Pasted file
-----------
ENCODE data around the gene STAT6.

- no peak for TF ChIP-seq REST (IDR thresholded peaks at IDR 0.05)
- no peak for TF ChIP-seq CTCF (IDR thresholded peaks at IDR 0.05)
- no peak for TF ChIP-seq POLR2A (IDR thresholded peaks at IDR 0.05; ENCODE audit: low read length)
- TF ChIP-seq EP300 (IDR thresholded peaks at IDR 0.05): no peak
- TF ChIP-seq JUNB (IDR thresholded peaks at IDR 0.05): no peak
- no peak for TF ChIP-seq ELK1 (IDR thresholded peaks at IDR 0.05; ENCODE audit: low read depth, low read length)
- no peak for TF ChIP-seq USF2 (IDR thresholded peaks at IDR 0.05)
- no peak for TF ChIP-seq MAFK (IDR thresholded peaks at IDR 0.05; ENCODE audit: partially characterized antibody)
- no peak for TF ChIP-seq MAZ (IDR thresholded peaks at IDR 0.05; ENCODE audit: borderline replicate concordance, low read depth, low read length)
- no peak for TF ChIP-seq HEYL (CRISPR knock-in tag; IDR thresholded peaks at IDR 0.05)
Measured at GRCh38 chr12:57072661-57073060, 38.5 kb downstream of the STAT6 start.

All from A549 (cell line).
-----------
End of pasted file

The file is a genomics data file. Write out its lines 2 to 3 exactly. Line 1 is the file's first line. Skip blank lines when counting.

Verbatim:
- no peak for TF ChIP-seq REST (IDR thresholded peaks at IDR 0.05)
- no peak for TF ChIP-seq CTCF (IDR thresholded peaks at IDR 0.05)